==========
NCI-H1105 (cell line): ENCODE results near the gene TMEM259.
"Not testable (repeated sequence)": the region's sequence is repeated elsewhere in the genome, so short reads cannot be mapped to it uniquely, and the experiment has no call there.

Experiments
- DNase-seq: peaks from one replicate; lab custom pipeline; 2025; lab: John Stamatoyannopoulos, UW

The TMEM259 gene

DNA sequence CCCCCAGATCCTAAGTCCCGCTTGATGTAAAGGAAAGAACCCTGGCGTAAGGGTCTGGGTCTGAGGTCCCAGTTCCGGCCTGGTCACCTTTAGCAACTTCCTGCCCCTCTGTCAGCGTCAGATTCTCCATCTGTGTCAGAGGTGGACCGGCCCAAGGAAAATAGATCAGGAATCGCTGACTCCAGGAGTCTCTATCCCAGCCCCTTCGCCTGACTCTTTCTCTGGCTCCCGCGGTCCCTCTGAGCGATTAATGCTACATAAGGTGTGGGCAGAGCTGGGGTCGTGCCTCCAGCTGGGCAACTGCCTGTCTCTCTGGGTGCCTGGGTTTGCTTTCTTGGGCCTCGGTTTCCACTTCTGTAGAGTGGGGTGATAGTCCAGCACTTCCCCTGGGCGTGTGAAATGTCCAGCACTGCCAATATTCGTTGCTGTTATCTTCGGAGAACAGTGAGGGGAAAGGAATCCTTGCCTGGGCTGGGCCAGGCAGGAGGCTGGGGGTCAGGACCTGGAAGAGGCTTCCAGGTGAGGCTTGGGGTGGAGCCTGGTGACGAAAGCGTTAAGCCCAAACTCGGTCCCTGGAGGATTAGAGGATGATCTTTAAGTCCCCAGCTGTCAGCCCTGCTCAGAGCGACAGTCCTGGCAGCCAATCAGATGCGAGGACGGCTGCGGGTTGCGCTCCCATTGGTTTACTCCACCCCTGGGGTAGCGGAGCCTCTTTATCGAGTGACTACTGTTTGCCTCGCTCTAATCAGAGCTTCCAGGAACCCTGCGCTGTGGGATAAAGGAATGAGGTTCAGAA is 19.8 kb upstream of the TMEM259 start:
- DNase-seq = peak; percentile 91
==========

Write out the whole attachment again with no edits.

NCI-H1105 (cell line): ENCODE results near the gene TMEM259.
"Not testable (repeated sequence)": the region's sequence is repeated elsewhere in the genome, so short reads cannot be mapped to it uniquely, and the experiment has no call there.

Experiments
- DNase-seq: peaks from one replicate; lab custom pipeline; 2025; lab: John Stamatoyannopoulos, UW

The TMEM259 gene

DNA sequence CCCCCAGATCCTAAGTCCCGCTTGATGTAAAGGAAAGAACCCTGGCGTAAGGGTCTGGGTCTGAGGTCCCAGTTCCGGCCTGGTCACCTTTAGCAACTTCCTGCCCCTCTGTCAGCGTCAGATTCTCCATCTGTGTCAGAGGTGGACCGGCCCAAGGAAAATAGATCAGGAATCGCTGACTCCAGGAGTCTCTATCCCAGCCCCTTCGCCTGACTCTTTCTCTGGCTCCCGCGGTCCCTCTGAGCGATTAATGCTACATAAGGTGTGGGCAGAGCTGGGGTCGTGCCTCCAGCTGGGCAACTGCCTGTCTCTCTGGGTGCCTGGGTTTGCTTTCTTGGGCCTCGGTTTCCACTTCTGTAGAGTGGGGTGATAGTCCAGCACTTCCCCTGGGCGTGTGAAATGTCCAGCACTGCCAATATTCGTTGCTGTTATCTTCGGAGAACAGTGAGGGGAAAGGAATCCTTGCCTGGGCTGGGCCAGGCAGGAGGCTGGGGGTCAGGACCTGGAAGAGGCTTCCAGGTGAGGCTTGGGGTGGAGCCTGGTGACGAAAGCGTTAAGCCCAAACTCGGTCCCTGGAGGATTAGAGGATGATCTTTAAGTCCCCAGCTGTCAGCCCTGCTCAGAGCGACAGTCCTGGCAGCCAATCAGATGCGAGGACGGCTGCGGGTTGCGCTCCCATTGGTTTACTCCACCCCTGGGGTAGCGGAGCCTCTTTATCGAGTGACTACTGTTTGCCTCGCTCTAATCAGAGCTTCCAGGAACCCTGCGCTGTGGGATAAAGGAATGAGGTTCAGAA is 19.8 kb upstream of the TMEM259 start:
- DNase-seq = peak; percentile 91